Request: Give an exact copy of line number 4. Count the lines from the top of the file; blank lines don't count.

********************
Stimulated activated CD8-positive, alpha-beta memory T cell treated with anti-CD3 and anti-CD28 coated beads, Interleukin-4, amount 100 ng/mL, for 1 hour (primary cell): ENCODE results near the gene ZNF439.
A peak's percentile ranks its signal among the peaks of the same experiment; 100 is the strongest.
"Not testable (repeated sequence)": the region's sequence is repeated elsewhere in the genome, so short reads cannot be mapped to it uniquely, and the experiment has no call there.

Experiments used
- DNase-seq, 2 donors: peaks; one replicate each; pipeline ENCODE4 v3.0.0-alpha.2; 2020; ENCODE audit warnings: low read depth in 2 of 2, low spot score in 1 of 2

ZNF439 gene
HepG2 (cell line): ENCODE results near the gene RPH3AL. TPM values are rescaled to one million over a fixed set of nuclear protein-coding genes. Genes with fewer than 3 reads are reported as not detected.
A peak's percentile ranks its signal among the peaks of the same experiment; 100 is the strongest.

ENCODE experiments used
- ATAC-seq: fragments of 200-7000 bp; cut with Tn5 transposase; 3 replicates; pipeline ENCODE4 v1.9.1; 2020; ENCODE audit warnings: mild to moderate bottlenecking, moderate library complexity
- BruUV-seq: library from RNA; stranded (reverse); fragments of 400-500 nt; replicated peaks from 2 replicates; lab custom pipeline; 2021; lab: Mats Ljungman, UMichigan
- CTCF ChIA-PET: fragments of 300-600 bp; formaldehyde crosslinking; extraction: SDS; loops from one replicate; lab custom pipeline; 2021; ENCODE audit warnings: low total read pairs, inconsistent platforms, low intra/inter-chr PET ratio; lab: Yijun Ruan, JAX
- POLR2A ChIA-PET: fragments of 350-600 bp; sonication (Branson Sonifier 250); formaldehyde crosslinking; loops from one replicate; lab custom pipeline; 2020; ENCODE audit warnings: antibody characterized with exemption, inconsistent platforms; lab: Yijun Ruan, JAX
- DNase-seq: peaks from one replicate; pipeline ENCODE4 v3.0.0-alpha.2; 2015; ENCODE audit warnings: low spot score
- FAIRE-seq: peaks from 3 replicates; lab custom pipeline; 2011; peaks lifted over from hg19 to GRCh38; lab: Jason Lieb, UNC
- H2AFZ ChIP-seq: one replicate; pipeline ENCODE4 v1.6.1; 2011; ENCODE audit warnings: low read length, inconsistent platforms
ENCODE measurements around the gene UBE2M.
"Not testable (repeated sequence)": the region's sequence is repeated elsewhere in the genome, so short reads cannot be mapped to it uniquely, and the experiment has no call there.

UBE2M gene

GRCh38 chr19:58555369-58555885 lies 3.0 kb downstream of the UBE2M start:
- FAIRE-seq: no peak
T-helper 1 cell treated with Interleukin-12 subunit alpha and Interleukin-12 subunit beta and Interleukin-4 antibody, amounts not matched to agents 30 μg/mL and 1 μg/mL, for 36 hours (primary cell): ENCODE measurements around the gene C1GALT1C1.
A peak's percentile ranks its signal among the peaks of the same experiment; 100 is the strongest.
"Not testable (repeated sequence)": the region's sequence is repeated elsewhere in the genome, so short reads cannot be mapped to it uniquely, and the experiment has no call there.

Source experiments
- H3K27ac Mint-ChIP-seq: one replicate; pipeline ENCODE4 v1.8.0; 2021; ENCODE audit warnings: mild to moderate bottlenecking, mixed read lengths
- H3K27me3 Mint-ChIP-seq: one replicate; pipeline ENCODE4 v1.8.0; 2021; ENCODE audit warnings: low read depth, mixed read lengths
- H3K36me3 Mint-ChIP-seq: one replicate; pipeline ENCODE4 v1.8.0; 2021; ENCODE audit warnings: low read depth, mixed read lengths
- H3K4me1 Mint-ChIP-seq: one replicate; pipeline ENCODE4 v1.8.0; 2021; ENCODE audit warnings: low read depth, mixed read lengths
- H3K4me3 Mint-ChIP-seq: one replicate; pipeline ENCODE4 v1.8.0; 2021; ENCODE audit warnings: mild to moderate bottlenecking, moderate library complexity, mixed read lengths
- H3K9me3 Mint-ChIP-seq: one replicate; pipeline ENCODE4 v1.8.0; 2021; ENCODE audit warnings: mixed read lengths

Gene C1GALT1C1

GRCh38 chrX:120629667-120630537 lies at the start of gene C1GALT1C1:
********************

Experiments used